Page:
Women behing he weave
Although the income is threadbare, families struggle to keep
alive the traditional craft of beeralu weaving reports Kumudini Hettiarachchi
It is now a way of life in the south rather than
just a job, judging by the number of 'shops' dotting the Galle Road between
Galle and Weligama. The only controversy is when and how the threads of
this delicate craft came to be interwoven with the lives of the southern
Records indicate that intricate and time-consuming beeralu weaving came
with the Portuguese to these Maritime areas of then Ceylon. But the humble
folk engaging in this traditional work think otherwise.
"Did you see the lace rock?" asks M.M. Gilbert and then goes on to relate
the legend behind beeralu. Even though it is recorded that the Portuguese
introduced beeralu to Sri Lanka after 1505, the story goes that in ancient
times a Yaakshaniya used to sit on a rocky, island, full of snakes, just
off the coast of Weligama, weaving beeralu. "A rock with another smaller
one precariously balancing on it is believed to be the beeralu kotte(pillow)
that she used," says Gilbert. With stories of Kuveni sitting at a spinning
wheel when first sighted by Prince Vijaya, one cannot scoff at these legends
about the beginnings of beeralu.
Gilbert who has recently retired from his job at the CTB should know
the legends and myths because he has a special interest in this craft.
For, his wife had made a fine art of beeralu and even trained more than
a thousand girls from fishing families in the area so that they could earn
But his wife is no more. L.H. Laini or Maddu Akka as she was known in
the area had died suddenly of a heart attack. Guilbert does not want the
family business to go to rack and ruin. So he has mobilised the help of
his sister-in-law and her two daughters to carry on the craft.
Maddu had played with the beeralu kotte when she was a little girl because
her grandmother was engaged in this craft. "My wife was the driving force
behind the family business which has been handed down from generation to
generation. She was famous and busloads of tourists used to come and watch
her at the beeralu kotte. I'm continuing it in her memory," sighs Gilbert
looking at the many photographs of her hung on the wall of their home on
Galle Road in Weligama.
In the front garden of Gilbert's home is the small stall where Maddu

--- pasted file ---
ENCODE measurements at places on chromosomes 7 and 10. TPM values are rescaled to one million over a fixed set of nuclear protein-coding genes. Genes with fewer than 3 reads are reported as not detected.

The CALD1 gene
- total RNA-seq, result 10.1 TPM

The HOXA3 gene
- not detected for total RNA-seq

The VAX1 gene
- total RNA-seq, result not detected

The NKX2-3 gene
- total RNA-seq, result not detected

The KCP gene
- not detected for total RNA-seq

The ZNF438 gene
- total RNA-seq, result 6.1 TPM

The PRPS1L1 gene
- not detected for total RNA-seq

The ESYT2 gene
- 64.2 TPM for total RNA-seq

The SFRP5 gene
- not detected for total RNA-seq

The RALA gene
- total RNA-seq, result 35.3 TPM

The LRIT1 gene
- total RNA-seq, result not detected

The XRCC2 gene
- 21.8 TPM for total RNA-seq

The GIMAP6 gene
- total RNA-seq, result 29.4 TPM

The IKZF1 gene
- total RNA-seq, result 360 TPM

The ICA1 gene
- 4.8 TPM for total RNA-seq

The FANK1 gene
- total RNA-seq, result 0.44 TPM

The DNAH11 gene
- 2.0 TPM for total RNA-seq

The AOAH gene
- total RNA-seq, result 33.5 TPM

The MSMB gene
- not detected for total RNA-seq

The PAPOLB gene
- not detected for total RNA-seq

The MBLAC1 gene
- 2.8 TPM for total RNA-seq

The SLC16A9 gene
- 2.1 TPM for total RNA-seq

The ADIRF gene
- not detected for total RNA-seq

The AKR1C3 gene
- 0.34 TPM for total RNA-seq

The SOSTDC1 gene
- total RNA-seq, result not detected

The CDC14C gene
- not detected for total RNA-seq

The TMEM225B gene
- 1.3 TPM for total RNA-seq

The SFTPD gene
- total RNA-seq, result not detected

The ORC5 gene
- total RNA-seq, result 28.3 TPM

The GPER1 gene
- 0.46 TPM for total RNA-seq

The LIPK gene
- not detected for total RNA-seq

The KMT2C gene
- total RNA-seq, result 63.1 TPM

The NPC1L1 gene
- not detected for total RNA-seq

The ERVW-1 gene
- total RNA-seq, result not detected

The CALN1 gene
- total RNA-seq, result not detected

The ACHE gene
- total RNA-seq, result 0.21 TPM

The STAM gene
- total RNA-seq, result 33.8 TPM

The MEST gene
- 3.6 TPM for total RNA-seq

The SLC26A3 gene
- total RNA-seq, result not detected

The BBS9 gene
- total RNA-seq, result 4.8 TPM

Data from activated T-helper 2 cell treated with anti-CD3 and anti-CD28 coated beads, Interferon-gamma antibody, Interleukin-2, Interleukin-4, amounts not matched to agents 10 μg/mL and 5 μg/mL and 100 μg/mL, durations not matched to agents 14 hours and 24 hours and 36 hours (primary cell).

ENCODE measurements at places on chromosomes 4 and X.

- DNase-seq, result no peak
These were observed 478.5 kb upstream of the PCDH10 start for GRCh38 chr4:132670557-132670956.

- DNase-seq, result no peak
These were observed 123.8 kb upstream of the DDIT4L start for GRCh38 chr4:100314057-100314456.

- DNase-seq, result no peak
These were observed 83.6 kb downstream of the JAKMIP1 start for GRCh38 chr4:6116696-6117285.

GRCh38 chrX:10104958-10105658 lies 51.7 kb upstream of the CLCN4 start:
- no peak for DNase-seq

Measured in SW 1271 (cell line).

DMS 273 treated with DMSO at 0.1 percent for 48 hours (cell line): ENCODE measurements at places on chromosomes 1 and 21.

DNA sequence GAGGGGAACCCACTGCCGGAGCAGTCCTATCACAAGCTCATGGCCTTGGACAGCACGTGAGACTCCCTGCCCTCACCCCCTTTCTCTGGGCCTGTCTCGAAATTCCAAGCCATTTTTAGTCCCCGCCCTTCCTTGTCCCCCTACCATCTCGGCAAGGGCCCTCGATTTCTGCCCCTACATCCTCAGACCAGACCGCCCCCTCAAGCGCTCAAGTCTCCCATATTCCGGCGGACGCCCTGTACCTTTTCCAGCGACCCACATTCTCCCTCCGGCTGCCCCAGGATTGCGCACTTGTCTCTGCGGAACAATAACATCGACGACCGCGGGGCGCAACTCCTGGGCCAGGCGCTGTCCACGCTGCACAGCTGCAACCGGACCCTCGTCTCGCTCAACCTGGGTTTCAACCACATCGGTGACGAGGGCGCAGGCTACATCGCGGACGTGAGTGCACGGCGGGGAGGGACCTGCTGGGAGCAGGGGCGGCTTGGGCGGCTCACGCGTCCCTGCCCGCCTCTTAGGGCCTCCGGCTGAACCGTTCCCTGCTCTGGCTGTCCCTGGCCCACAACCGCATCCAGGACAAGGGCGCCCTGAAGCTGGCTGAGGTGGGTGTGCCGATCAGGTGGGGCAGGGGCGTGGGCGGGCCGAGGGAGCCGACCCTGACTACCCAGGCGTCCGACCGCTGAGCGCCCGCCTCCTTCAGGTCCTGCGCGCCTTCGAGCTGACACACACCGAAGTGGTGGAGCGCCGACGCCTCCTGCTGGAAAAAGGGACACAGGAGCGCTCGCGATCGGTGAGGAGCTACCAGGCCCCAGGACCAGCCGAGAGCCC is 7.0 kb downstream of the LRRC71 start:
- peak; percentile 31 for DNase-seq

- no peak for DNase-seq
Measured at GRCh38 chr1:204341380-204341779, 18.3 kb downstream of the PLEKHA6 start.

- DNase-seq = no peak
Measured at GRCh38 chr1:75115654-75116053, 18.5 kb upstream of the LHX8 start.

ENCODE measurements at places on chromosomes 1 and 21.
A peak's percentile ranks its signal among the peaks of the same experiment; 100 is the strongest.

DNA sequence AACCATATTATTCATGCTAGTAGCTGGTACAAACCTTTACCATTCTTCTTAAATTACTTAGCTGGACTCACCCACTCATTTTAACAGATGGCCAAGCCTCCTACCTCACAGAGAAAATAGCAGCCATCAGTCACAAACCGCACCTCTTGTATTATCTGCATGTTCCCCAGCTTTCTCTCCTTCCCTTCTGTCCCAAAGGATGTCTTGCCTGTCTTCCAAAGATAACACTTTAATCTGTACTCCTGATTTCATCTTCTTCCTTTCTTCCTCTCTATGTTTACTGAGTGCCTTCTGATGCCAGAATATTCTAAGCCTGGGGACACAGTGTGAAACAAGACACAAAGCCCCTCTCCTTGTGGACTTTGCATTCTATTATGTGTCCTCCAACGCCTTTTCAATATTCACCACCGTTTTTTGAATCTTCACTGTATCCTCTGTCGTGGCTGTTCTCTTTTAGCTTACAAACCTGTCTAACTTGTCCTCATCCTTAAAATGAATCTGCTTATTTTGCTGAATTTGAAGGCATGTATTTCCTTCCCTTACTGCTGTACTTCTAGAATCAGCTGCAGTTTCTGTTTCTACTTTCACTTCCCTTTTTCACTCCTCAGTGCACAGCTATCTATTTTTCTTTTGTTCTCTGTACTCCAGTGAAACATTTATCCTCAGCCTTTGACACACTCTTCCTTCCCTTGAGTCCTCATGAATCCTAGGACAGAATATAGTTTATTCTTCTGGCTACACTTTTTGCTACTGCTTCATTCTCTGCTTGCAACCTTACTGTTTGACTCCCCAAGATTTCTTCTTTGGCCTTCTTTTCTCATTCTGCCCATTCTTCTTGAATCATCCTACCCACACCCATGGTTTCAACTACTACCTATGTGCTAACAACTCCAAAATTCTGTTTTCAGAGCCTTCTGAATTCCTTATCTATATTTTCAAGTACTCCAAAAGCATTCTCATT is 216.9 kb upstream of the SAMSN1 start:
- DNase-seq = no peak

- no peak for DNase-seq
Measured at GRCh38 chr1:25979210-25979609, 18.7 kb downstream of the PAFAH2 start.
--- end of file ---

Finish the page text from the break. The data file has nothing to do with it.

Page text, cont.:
engaged in her work. Now six girls are seated at beeralu kottes, overseen
by Gilbert's sister-in-law Dulcie Ratnaweera. Explaining this complicated
craft, Dulcie says the patterns are drawn on strips of paper and tiny holes
indicating the pattern pricked by a needle. The paper strips with the 'punctured
pattern' is fixed on to the kotte with pins. Pairs of beeralu are then
used to weave the pattern. Dulcie's two daughters, one of whom draws the
patterns for the designs, started off as young as 12 to sit at the beeralu
The girls employed by Gilbert work between 7 a.m. and 5 p.m. after an
initial training of six months. E.J.P. Kamani (24) has been at her kotte
for five years and her fingers move briskly, with the beeralu making a
clicking sound as she concentrates on the pattern.
Middle-aged Ranjanie from Humbalgama is the sole breadwinner for her
two children. Her husband has taken another woman so she weaves beeralu
to feed her family. "There's nothing else you can do in this area. The
men go out to fish. The womenfolk have to do some odd job," she says. But
trade is slow these days.
"Sri Lankans don't use beeralu that much because it is very delicate
and fragile. It is not for everyday use. We sell our products mainly to
foreigners. The season should have started, but the airport bombing has
affected us badly," laments Gilbert pulling off a thick white sheet covering
a bulge on his large dinner table. We see a heap of unsold beeralu.
His lament is echoed by Yasawathie Manawadu, 52, in Magalla, who has
been in this traditional business for 15 years. No longer is it lucrative.
"The tourists don't come. Those days I earned around Rs. 10,000 to 15,000
a month during the season. Not any more."
Her woes are many. She became a widow having to feed four children when
her husband, a CTB employee, was electrocuted one Vesak when he touched
a wire accidentally. "I don't get a pension. All my children have passed
their ALs but have no jobs. We live on the money sent by my youngest son
who is working as a mechanic in Saudi Arabia."
She is worried now that her earnings from beeralu are petering out.
She remembers her grandmother wearing the special kaba kuruththuwa hetti
with touches of the beeralu rende, sitting at the beeralu kotte for hours
on end. Her mother too did the same. Those days there was no sales outlet
like now at their home on the Galle Road. Her mother and even her grandmother
took the beeralu laces to the Galle Fort and haggled with foreigners over
the price, on the ramparts.
"Magallema urama wechchi deyak" (It is a legacy from the area), she
says, wondering whether she will have to give up the family tradition of
beeralu and find another source of income.